Second Person POV

The 2nd Person is better used in the short story arena. It might become overbearing in a novel of 50,000 words or more.

In this point of view the protagonist is the reader of sorts, but a more pleasant approach would be the Second Person Interior, where events are so personal that the protagonist of the story can only admit them to themselves.

1st Person                                   2nd Person                                      3rd Person

My, I, Mine                                    You, Your                                        He, She, They

The Short Story ‘Forever Overhead,’ by David Foster Wallace uses 2nd Person, but the use of the Pronoun is excessive. Perhaps it was deliberate but 2.5 pronouns every line is a little much. For example I quote the first three paragraphs:

Happy Birthday. Your thirteenth is important. Maybe your first really public day. Your thirteenth is the chance for people to recognize that important things are happening to you.

Things have been happening to you for the past half year. You have seven hairs in your left armpit now. Twelve in your right. Hard dangerous spirals of brittle black hair. Crunchy, animal hair. There are now more of the hard-curled hairs around your privates than you can count without losing track. Other things. Your voice is rich and scratchy and moves between octaves without any warning. Your face has begun to get shiny when you don’t wash it. And two weeks of a deep and frightening ache this past spring left you with something dropped down from inside: your sack is now full and vulnerable, a commodity to be protected. Hefted and strapped in tight supporters that stripe your buttocks red. You have grown into a new fragility.

And dreams. For months there have been dreams like nothing before: moist and busy and distant, full of yielding curves, frantic pistons, warmth and a great falling; and you have awakened through fluttering lids to a rush and a gush and a toe-curling scalp-snapping jolt of a feeling from an inside deeper than you knew you had, spasms of a deep sweet hurt, the streetlights though your window blinds cracking into sharp stars against the black bedroom ceiling, and on you a dense white jam that lisps between legs, trickles and sticks, cools on you, hardens and clears until there is nothing but gnarled knots of pale solid animal hair in the morning shower, and in the wet tangle a clean sweet smell you can’t believe comes from anything you made inside you.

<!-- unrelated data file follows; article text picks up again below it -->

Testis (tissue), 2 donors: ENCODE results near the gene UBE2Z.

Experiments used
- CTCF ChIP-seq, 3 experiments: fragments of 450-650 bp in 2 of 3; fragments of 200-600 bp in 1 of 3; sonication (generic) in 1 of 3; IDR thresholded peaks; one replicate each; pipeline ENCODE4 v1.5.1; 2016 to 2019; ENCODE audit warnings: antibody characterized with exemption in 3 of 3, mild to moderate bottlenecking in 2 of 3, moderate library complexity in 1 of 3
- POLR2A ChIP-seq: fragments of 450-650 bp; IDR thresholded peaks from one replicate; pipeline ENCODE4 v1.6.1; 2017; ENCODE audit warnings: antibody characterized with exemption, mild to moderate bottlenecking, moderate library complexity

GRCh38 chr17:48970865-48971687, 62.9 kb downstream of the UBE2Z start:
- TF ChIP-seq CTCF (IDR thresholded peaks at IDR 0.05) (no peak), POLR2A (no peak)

The use of pronouns can be omitted, not completely, but drastically reduced. Turning 289 words with 26 pronouns into 5.  The 2nd Person is merely instructions. My edited version (If it was deliberate, I apologise to David Foster Wallace profoundly for my diatribe):

Happy Birthday. Your thirteenth is important. The first really public day. The thirteenth is the chance for people to recognize that significant things are happening.

Things have been happening for the past half-year. Seven hairs in the left armpit now. Twelve in the right. Hard dangerous spirals of brittle black hair. Crunchy, animal hair. There are now more of the hard-curled hairs around the privates than you can count without losing track. Other things. Voice is rich and scratchy and moves between octaves without any warning. The face has begun to get shiny when you don’t wash it. And two weeks of a deep and frightening ache this past spring that left something dropped down from inside: sack is now full and vulnerable, a commodity to be protected. Hefted and strapped in tight supporters that stripe your buttocks red. Grown into a new fragility.

And dreams. For months there have been dreams like nothing before: moist and busy and distant, full of yielding curves, frantic pistons, warmth and a great falling; awakened through fluttering lids to a rush and a gush and a toe-curling scalp-snapping jolt of a feeling from an inside deeper, spasms of a deep sweet hurt, the streetlights though the window blinds cracking into sharp stars against the black bedroom ceiling, a dense white jam that lisps between legs, trickles and sticks, cools, hardens and clears until there is nothing but gnarled knots of pale solid animal hair in the morning shower, and in the wet tangle a clean sweet smell that can’t be believed comes from anything made inside yourself.

 

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